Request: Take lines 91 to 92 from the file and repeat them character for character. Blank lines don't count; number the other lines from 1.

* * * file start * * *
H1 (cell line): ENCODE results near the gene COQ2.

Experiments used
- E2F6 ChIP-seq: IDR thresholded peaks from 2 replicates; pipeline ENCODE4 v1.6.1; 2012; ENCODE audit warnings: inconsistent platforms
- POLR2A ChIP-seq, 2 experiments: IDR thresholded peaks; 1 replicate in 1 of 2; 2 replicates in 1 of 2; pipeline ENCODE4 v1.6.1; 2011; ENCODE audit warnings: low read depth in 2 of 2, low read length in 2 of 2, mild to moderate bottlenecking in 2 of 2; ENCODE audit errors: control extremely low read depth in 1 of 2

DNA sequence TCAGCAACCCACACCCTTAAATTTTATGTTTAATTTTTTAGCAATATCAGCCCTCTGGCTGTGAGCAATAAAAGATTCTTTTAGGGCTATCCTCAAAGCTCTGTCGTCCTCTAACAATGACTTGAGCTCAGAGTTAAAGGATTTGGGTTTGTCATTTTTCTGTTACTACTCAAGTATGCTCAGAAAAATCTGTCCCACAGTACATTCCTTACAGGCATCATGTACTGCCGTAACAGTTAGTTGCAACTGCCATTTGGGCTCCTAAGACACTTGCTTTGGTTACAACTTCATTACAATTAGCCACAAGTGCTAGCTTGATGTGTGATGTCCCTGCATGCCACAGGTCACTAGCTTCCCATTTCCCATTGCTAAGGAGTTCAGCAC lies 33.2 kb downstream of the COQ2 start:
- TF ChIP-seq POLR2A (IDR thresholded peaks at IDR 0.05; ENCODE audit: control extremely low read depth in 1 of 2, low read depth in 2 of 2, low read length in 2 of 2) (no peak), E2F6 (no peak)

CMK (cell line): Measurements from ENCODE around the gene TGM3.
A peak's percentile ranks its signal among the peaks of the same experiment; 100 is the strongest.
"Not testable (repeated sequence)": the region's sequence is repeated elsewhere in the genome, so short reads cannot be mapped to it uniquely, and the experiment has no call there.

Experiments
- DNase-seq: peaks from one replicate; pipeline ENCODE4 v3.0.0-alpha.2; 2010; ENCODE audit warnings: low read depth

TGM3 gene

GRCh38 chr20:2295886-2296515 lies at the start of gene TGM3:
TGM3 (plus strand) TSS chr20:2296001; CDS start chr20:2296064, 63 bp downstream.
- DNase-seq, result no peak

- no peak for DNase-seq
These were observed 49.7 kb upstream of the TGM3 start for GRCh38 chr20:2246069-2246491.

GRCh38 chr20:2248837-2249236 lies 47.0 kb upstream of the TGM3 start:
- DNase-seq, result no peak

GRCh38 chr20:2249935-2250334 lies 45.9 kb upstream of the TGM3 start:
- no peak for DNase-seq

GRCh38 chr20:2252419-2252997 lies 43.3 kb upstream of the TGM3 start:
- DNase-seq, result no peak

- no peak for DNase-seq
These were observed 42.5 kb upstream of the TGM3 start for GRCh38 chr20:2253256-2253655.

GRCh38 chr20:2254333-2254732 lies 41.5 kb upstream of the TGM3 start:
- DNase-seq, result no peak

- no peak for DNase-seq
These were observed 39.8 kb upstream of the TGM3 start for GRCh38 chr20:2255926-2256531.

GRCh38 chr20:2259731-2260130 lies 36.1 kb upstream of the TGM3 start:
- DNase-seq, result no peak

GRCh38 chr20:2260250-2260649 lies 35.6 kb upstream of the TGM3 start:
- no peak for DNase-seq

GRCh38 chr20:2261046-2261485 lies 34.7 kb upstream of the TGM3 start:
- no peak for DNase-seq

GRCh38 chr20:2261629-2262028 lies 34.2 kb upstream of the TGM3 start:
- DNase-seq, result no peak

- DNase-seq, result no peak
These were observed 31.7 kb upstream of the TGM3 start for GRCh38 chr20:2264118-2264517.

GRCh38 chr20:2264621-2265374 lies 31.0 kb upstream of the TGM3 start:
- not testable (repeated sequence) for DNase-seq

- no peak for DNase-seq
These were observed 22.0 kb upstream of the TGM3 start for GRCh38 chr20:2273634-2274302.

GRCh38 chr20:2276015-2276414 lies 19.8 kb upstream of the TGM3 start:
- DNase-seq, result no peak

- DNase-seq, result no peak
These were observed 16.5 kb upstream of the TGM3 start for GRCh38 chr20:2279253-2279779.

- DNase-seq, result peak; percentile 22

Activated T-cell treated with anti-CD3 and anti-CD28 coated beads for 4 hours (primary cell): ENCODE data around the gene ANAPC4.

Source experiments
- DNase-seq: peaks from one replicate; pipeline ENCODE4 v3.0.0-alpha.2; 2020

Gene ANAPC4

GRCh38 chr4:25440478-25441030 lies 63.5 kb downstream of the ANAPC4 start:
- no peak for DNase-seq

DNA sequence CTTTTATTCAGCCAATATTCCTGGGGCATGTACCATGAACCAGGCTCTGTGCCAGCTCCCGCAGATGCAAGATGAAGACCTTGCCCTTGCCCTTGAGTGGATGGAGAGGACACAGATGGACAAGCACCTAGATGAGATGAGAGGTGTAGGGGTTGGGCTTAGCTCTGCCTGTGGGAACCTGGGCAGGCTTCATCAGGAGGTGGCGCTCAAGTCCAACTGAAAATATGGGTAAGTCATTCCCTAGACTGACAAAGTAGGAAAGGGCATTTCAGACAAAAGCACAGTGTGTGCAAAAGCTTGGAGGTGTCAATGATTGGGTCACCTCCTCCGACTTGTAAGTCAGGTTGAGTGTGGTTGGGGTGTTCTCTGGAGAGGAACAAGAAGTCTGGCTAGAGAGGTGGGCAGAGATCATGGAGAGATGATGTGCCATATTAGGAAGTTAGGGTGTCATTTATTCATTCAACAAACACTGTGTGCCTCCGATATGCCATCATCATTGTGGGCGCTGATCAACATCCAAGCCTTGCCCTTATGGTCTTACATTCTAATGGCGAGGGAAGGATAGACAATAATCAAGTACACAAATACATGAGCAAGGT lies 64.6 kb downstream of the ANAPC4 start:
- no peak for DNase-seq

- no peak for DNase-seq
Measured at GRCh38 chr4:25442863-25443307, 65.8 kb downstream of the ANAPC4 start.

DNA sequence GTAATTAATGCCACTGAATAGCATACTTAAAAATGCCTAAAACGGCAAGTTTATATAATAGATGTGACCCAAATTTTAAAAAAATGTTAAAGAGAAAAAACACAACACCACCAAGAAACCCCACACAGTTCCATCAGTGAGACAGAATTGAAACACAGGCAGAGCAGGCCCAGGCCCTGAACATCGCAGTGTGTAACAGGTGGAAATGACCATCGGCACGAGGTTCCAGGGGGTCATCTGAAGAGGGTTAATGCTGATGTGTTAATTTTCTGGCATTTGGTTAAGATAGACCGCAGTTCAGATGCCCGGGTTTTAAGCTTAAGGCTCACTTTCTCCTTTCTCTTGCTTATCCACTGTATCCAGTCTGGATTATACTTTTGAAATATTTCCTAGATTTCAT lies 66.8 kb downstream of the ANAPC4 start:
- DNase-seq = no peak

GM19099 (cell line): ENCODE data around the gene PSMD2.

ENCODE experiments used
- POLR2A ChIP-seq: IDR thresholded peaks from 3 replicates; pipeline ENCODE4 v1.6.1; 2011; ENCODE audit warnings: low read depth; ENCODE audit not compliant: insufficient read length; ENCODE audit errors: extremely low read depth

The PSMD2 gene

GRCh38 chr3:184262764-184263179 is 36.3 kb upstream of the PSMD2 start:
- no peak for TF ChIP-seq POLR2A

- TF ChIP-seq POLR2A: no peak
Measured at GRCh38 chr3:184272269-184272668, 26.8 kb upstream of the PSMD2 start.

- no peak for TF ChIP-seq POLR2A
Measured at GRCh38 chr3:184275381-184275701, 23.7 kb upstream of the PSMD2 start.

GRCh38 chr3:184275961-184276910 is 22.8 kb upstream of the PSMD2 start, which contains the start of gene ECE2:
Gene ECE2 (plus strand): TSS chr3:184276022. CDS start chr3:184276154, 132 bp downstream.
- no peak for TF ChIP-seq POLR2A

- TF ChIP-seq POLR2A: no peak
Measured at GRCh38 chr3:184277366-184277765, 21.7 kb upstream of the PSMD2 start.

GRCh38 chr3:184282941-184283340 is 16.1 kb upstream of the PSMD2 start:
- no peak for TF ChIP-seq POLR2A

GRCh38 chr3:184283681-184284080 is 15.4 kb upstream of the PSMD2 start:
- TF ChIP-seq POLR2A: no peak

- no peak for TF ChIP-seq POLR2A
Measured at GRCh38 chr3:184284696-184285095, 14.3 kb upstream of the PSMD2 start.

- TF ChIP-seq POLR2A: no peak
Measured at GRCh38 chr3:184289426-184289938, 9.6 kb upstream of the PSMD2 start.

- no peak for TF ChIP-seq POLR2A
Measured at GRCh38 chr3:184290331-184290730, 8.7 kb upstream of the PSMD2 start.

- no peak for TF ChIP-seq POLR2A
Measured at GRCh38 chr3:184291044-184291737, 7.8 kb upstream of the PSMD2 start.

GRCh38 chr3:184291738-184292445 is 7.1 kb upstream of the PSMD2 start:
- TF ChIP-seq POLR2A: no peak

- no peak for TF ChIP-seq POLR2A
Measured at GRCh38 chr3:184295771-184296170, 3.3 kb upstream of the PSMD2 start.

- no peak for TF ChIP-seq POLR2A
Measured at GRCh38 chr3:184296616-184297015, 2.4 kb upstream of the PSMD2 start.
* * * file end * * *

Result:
Measured at GRCh38 chr3:184295771-184296170, 3.3 kb upstream of the PSMD2 start.

- no peak for TF ChIP-seq POLR2A